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Shadow chief secretary to the Treasury Laura Trott has also commented on the news that the UK economy returned to growth in May in the last weeks of Rishi Sunak’s government.

PA Media report Trott said:

Today’s figures show that the steps we put in place whilst in government have strengthened the economy.

These figures also prove Labour are inheriting an economy turning a corner, after the many difficult decisions we took in government.

We will keep Labour to the promises made in the campaign not to raise taxes on working people. As Rachel Reeves, the new Chancellor, herself recognised, the books were open.

Part of the Conservative’s election campaign was a press conference where Trott produced a dossier about so-called “Labour tax traps”, suggesting the party had “18 secret taxes” planned if it came to power.

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If you fancy something for your ears, I can recommend senior political reporter Peter Walker and Kiran Stacey, the Guardian’s political correspondent talking to Helen Pidd about the Tory leadership battle.

Listen here: Today in Focus – The Conservative party: rows, resignations … and a tilt right?

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‘The NHS has been wrecked’: Streeting announces independent investigation into performance

An independent investigation will be held into the performance of the NHS, health secretary Wes Streeting has announced in an article in the Sun.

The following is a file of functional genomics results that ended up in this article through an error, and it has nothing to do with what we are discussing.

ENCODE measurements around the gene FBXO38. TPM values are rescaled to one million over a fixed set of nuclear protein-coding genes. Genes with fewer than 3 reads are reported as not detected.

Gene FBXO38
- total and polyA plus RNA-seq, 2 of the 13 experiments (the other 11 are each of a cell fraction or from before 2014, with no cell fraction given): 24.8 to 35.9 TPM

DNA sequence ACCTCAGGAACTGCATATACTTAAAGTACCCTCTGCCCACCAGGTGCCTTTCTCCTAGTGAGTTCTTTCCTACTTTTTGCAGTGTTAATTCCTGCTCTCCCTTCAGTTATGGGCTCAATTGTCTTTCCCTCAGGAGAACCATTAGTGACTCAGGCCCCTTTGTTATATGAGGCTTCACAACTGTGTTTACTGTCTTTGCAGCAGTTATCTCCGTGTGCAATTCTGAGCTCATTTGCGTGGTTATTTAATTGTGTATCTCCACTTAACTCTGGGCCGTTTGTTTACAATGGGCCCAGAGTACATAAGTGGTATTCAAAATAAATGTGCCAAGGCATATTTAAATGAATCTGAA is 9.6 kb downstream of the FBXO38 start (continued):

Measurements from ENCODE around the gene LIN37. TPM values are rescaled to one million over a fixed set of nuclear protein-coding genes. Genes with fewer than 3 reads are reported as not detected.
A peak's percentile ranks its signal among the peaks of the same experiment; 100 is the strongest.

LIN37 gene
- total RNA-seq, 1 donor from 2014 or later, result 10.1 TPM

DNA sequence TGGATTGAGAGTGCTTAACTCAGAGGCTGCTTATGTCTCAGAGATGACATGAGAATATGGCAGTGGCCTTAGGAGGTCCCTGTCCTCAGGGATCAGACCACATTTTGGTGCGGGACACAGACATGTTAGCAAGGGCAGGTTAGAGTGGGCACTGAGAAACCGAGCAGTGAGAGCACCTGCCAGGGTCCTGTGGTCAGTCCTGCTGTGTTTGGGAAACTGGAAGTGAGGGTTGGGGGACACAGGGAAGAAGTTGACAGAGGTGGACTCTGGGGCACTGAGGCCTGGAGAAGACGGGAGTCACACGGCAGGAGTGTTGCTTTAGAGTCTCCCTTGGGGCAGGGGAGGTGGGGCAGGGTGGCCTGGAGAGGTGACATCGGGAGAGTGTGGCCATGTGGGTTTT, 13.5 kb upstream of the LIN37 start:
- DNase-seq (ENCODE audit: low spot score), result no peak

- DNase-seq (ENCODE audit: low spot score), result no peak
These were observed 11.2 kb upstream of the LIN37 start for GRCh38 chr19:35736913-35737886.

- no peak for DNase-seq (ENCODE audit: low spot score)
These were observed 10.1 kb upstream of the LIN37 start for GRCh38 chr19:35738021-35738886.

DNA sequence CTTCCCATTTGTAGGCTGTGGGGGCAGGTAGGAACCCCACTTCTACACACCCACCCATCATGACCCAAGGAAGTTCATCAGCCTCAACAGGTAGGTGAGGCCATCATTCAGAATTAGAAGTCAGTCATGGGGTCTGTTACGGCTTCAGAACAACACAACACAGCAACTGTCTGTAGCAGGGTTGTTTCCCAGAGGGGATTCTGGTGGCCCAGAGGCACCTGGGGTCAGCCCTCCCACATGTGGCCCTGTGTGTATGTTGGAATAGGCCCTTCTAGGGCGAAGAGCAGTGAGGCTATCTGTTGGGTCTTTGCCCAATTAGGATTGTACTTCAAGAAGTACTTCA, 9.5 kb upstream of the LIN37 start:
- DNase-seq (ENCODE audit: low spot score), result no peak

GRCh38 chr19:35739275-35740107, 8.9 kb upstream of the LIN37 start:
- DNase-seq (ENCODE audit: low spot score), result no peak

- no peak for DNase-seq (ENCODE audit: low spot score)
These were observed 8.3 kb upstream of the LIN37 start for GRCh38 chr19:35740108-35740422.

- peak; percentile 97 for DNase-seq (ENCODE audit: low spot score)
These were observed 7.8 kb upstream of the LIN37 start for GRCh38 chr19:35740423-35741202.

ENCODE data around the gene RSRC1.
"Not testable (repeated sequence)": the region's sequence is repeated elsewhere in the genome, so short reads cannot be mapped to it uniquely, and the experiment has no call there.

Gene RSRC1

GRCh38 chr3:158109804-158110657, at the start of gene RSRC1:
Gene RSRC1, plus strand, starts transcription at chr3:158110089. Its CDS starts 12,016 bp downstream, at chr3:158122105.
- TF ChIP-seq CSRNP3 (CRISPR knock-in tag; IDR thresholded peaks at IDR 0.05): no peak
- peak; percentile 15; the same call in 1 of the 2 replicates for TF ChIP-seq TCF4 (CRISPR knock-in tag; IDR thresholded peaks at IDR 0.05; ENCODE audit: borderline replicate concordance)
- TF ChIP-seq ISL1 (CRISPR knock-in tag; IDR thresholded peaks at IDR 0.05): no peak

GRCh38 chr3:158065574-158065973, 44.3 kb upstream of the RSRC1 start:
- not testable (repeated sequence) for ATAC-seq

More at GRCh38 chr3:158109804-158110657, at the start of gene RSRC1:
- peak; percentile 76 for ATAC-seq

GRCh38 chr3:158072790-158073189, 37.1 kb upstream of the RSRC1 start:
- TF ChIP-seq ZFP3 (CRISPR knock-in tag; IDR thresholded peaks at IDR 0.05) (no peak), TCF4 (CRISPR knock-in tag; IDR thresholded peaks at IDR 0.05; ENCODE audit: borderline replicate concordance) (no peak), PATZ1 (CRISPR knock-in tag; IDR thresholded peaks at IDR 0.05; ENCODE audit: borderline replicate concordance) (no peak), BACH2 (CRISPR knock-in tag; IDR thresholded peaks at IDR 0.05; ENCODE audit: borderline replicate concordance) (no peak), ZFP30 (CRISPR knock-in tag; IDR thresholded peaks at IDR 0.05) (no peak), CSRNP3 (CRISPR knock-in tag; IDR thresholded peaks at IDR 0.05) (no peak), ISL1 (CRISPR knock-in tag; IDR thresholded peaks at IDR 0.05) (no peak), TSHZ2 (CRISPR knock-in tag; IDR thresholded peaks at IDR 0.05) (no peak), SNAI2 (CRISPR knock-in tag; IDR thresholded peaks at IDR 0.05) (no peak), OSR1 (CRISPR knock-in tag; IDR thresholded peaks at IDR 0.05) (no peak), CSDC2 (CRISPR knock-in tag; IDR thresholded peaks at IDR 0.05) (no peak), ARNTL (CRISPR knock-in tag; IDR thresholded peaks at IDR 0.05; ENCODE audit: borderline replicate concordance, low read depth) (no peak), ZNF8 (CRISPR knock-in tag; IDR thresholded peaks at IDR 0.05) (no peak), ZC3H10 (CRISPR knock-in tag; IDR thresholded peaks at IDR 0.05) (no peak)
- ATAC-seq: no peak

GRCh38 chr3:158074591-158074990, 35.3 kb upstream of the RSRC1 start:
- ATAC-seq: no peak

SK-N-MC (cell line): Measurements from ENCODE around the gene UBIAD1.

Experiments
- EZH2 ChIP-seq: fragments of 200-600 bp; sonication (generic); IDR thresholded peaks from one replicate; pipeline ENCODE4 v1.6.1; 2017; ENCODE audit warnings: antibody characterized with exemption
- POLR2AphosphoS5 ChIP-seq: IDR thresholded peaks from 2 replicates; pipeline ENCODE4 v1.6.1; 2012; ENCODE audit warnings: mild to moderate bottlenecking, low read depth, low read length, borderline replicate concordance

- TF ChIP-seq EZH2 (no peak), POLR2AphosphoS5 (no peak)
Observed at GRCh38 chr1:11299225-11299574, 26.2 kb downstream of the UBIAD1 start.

He wrote:

It’s clear to anyone who works in or uses the NHS that it is broken. Unlike the last government, we are not looking for excuses. I am certainly not going to blame NHS staff, who bust a gut for their patients.

This government is going to be honest about the challenges facing us, and serious about solving them.

Honesty is the best policy, and this report will provide patients, staff and myself with a full and frank assessment of the state of the NHS, warts and all.

Streeting said the investigation would be led by the former health minister Lord Ara Darzi, who served under Gordon Brown between 2007 and 2009.

Health is devolved. It was unclear from Streeting’s article in the Sun whether he was only referring to England, or whether it was to be an over-arching review that would take into account health outcomes and spending in Scotland, Wales and Northern Ireland.